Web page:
Mortgage, Corporate Law, Financial Crisis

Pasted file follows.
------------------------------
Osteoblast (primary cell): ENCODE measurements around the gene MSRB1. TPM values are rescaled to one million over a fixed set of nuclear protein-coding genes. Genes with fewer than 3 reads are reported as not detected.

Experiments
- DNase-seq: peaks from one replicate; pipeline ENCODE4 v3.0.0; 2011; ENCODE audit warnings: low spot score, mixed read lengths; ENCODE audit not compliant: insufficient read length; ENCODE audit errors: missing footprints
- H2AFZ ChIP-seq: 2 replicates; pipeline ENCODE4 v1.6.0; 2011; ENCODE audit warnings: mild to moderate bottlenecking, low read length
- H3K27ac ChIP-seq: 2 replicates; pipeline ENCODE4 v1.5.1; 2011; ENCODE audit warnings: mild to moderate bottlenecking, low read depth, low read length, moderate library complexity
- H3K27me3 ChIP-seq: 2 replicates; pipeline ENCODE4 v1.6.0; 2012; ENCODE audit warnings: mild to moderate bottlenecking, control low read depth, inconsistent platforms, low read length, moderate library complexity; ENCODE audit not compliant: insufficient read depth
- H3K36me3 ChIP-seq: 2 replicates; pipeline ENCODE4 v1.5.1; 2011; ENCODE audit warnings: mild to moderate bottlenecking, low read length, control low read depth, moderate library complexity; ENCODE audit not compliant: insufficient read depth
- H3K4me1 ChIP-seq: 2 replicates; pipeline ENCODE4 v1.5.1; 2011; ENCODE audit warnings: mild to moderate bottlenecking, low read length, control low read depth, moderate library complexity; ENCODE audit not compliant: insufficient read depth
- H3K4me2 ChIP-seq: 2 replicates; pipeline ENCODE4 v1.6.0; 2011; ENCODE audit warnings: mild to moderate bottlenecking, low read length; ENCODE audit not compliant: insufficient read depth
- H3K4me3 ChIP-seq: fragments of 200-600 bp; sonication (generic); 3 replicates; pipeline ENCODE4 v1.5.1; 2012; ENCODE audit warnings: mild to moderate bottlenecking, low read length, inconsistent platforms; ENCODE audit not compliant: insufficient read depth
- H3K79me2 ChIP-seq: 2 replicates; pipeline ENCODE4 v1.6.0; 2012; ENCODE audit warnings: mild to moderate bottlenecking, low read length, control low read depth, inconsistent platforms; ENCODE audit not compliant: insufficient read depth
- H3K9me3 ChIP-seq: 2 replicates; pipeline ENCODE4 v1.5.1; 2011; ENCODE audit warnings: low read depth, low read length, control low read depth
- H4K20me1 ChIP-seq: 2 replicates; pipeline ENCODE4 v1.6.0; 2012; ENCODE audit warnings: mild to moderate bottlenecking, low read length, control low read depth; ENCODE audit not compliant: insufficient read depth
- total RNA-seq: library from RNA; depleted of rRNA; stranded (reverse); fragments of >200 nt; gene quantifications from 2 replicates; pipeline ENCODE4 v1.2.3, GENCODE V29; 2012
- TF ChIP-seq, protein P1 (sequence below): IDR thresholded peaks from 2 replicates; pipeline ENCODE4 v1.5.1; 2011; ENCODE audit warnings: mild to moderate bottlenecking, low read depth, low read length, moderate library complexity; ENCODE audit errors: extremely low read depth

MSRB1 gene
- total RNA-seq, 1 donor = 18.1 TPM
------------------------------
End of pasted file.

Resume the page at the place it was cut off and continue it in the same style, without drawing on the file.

The recent global financial crisis, sparked by developments in the American mortgage market, provides a timely opportunity for a thorough analysis of the standard model for financing home purchases. The United States residential mortgage market has two prominent aspects: first, a significant part of mortgages are de facto non-recourse loans that allow the borrower to limit his liability solely to the collateral securing the loan; second, residential mortgages confer the aforementioned advantage on borrowers while requiring merely a minimal down payment, or no down payment at all. This article examines the implications of each of these aspects, as well as the interplay between them. The findings of this examination lead to the novel insight that a non-recourse mortgage with no initial down payment resembles the case of corporate undercapitalization. Utilizing legal analysis and remedies applied in the case of corporate undercapitalization lends insight into creating mortgage arrangements that properly balance the competing interests of the various players in the home ownership credit market.

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